Summary: Ethics In Domestic Violence Research

1352 Words 5 Pages
Ellsberg, M., & Heise, L. (2002). Bearing witness: Ethics in domestic violence research. The Lancet, 359(9317), 1599-604. Retrieved from http://search.proquest.com.ezaccess.libraries.psu.edu/docview/198969537?accountid=13158
In this article, Mary Ellsberg, and Lori Heise, focus on the basic moral principles of decision making regarding domestic violence. The main purpose of the moral principles is to help counselors maximize the safety of all clients in an ethically appropriate manner. The article mentions giving clients the skills to live with their client and remain safe. Also, letting the client feel safe and stress free during sessions. Therefore, the client will be more willing to share the details of their situation. The matter of confidentiality,
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(2001). Working with domestic violence: Ethical dilemmas in five theoretical approaches. Australian and New Zealand Journal of Family Therapy, the, 22(2), 80-9. doi:10.1002/j.1467-8438.2001.tb01313.x
Sally Hunter addresses the five theoretical models and the ethical predicaments that revolve around domestic violence. The five theoretical models are the person centered approach, the feminist approach, Milan systemic, post-Milan feminist systemic, and the narrative invitation to responsibility approach. In relation to these approaches are the ethical principles autonomy, non-maleficence, and beneficence. For my article I will be discussing the ethical issue of autonomy. The issue of autonomy is to promote self-determination and independence in each client. However, when dealing with a client who is suffering from domestic abuse promoting autonomy could be difficult. It is a difficult task for a counselor to remain neutral and not impose their own value systems, which could break the client’s autonomy. By being understanding and sympathetic toward the client, which supports autonomy, could promote a furtherance of dealing with the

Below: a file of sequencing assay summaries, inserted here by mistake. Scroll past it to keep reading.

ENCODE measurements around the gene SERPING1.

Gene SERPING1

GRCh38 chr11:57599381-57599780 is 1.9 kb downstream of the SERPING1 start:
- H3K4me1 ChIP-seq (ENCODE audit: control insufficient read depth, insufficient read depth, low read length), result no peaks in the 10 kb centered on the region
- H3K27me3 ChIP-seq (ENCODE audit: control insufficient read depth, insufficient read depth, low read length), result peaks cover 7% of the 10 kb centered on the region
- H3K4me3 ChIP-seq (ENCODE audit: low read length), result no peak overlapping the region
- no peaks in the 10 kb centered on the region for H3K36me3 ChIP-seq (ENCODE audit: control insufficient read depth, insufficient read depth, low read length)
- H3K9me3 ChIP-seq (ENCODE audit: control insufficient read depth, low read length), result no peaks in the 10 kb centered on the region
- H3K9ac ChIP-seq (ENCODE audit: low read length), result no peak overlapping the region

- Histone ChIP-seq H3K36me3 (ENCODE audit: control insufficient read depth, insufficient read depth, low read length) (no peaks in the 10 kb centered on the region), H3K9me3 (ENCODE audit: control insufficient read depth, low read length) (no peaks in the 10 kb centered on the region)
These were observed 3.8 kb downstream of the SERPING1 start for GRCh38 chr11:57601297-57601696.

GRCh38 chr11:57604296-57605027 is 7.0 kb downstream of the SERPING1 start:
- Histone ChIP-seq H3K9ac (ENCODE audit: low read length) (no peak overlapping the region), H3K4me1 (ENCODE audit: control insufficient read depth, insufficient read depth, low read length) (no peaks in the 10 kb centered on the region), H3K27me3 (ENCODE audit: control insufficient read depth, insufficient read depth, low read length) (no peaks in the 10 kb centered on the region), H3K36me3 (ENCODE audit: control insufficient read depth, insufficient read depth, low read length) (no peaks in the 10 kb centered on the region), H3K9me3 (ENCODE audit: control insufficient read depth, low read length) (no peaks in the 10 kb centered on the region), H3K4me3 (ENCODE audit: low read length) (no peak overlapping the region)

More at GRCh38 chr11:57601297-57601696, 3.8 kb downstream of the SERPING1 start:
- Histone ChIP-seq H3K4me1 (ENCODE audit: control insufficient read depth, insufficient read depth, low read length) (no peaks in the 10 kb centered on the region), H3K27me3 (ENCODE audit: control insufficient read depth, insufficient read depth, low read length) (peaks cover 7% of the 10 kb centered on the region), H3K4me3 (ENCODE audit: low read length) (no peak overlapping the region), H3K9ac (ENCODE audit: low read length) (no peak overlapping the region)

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E., Norton, P. G., Dunn, E. V., Gort, E. H., & al, e. (1997). Guidelines for managing domestic abuse when male and female partners are patients of the same physician. JAMA, 278(10), 851-7. Retrieved from http://search.proquest.com/docview/211386221?accountid=13158
In this article, the ethical issue of the abuser and absusee having the same medical physician is addressed. This could be a very difficult situation for a medical professional to deal with but there are guidelines that are established. The guidelines are to deal with both patients independently and not to break confidentiality or autonomy. I will be addressing the issue of competence from this article. If this were a situation where a counselor was seeing both a victim and the abuser, this could be a very difficult situation to deal with. Is the counselor competent to deal with both parties? It could be frustrating to keep both clients separated since the issues are united. Also, if the counselor had an emotional attachment or was sympathetic to the victim could this become a bias against the abuser?

Tufford, L., Mishna, F., & Black, T. (2010). Mandatory reporting and child exposure to domestic violence: Issues regarding the therapeutic alliance with couples. Clinical Social Work Journal, 38(4), 426-434.

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